May Issue 2008

By | News & Politics | Published 16 years ago

In what must be a record of some kind, the Tehrik-i-Taliban Pakistan (TTP), the umbrella organisation of armed Pakistani Taliban groups operating in the NWFP and FATA, suspended peace talks with the government before it had even been acknowledged that any such talks were taking place. The authorities, both civilian and military, are still in a state of denial despite reports that they are making efforts to revive the stalled negotiations.

Right now, two different peace processes have been launched to try and peacefully end the conflict in the NWFP and FATA. One is the above-mentioned process, in which the federal government and the Pakistan Army established contacts with the TTP through the good offices of a jirga of tribal elders and held talks with two representatives of the militants in the hope of reaching a new peace accord. The TTP announced the suspension of the talks in late April after accusing the new government of insincerity. Its spokesperson, Maulvi Omar, who along with Maulvi Waliur Rahman, represented the militants in the talks, claimed that the tribal jirga members had decided to suspend their mediation after they realised that the government wasn’t keen to make the peace process a success.

It is intriguing to note that the PPP-led federal government neither confirmed nor denied reports that it was negotiating with the militants, preferring to keep quiet as speculation mounted about the talks and the identity of the negotiators. The military, on the other hand, declared that it wasn’t withdrawing troops from the conflict-ridden areas such as Waziristan, as demanded by the militants. This was in sharp contrast to earlier claims by the TTP that it was close to an agreement, which would stipulate that the troops be pulled out from the tribal areas, roadside checkpoints be dismantled and tribal families that suffered human and material losses in military operations be compensated.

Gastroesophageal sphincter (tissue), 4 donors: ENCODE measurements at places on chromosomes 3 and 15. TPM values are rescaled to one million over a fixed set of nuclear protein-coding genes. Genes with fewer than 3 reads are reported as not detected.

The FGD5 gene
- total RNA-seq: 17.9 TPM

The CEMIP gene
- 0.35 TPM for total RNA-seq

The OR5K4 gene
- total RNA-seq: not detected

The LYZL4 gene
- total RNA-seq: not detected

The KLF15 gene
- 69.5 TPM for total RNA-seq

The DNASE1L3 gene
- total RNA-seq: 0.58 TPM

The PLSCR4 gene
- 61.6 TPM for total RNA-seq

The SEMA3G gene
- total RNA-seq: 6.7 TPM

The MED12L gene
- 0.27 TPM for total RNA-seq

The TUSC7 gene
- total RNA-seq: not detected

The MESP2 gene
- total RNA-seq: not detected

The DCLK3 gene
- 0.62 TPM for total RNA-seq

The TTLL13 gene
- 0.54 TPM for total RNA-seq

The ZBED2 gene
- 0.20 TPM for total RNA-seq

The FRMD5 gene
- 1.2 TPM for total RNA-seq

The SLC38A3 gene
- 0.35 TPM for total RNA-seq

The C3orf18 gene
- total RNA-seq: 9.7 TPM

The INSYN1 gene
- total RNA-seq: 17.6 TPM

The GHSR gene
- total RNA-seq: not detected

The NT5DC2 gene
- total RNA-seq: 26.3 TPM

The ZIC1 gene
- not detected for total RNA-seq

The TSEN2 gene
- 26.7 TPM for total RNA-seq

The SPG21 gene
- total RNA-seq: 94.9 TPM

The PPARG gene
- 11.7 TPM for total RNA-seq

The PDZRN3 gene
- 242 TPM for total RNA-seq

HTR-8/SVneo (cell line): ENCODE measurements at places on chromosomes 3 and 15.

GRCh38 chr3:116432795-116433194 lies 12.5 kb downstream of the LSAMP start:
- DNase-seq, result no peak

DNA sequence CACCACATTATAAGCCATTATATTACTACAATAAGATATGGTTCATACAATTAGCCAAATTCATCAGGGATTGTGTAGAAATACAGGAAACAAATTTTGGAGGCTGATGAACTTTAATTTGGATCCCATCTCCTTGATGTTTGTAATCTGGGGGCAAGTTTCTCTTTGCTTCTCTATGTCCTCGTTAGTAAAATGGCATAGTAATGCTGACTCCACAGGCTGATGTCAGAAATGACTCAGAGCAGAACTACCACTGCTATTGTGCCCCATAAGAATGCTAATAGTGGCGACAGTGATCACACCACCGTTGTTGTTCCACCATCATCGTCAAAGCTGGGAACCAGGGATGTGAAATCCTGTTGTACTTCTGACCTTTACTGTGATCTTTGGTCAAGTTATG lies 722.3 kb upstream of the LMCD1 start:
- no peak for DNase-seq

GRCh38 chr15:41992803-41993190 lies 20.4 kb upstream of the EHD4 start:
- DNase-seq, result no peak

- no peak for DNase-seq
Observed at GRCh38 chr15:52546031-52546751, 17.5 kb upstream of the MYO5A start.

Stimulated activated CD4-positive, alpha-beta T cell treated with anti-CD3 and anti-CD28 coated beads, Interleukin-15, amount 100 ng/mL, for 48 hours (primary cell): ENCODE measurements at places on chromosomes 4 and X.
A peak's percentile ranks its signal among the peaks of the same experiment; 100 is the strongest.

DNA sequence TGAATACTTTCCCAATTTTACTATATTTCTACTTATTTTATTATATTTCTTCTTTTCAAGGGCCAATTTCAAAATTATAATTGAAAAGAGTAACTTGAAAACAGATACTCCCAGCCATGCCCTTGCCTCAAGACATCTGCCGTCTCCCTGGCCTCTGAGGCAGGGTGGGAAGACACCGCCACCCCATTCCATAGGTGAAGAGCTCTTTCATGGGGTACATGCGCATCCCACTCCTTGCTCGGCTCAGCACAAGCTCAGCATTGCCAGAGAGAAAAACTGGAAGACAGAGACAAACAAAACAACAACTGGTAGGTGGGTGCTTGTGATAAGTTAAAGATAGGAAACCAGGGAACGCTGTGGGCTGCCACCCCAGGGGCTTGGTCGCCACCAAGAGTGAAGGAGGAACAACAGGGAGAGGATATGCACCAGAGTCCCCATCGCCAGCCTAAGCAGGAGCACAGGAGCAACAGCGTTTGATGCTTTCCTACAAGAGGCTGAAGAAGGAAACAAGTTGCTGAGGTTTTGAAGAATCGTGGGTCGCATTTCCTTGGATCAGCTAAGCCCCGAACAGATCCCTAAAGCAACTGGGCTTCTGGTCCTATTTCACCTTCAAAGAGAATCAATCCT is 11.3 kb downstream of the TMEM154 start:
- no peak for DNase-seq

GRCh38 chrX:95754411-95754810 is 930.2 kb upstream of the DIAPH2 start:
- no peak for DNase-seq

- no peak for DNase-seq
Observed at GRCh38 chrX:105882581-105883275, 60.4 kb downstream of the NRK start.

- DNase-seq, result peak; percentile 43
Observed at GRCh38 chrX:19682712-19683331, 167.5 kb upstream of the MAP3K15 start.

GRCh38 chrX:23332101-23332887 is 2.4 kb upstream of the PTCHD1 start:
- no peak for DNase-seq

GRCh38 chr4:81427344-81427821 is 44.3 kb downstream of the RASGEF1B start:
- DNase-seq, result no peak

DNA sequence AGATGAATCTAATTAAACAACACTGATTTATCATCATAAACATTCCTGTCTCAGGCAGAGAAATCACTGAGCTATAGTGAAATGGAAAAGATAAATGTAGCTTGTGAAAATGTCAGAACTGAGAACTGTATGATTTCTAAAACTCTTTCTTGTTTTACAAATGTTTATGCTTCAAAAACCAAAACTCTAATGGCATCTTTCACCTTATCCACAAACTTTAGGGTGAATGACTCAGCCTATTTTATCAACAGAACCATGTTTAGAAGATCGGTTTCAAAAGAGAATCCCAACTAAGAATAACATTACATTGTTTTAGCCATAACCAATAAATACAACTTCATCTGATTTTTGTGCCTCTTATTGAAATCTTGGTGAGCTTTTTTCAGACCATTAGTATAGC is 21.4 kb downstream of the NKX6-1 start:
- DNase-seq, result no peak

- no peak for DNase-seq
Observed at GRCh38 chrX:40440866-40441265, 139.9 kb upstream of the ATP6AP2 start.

But chances of such an agreement being reached now seem slim. Subsequent reports of a resumption in negotiations following renewed efforts by the tribal jirga have been categorically denied by the TTP, which has made it clear that talks will only be resumed once the government shows its sincerity by taking confidence building measures to convey its commitment to the peace process. The possibility exists that the TTP’s supposed intransigence is a tactical move to pressurise the government to accept some of its demands.